Last edited by Kristian Joensen; 05-23-2013, 08:04 AM.

    Leave a comment:


  • psycho_driver
    replied
    Originally posted by mememe View Post
    Of all the games that used UE2 or UE2.5 (the engines behind UT2003, respectively UT2004), how many were actually released for Linux? There is a Mac version of UE3, so the OpenGL renderer is there, still there is no sight of a Linux version of it.
    Dungeon Defenders is UE3 and runs under linux.

    Leave a comment:


  • alexThunder
    replied
    http://www.kickstarter.com/projects/...gear-assault-0

    It's using UE4 and supports Linux.

    Leave a comment:


  • Larian
    replied
    Originally posted by allquixotic View Post
    Hopefully, we as a community of buyers will be more wary of situations like this in the future. Companies reneg on their "promises" or "stated intentions" all the time. It should be expected. This is also why I will never again pre-order anything, because if you read the fine print, they CAN choose to simply take your money and never release anything, and it's legal because you signed off on it by clicking "I Agree".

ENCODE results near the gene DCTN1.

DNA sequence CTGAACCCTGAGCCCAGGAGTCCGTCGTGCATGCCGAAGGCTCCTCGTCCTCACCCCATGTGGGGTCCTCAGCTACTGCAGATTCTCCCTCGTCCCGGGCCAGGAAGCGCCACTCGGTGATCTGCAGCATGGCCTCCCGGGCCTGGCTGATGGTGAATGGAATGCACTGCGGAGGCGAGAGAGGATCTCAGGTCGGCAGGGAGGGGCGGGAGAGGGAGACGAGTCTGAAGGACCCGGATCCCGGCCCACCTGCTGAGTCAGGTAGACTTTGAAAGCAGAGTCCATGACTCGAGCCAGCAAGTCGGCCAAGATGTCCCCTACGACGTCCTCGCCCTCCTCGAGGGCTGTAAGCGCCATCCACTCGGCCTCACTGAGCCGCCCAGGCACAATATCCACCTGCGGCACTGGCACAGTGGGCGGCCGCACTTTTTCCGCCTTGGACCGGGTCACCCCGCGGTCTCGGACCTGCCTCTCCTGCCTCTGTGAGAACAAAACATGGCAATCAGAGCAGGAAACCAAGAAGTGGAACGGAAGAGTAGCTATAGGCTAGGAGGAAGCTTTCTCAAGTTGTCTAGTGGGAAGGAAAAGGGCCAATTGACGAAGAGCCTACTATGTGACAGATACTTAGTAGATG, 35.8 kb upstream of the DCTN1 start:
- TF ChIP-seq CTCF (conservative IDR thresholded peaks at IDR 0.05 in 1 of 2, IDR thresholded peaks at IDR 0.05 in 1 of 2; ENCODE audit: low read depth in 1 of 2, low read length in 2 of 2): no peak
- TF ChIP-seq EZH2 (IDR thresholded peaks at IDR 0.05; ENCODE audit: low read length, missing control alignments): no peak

Carriers/manufacturers fail to release promised upgrades for smartphones.
    Software companies say they'll port something, then don't.
    "Upcoming patches" never materialize for released products needing fixes.
    Entire pieces of hardware, such as VT-D (Directed I/O) on Asus P6T, never work right and are never patched.
    Companies bring a service online, such as Hellgate: London or APB, only to shut it down shortly afterwards.

    Basically, there is absolutely no reason to trust any for-profit business for any reason whatsoever. No matter how tantalizing their offering is, if you're taking it on faith that they will provide or continue to provide something into the future, you're setting yourself up for disappointment. The only thing you can be certain of is what product you physically hold in your hand. If you get a CD of a game or a piece of software, that is what you can be sure of -- but don't expect it to improve beyond what you get when you put down your money. Ditto for things like smartphones. Ditto for things like UT3, which at release only offered a Windows client.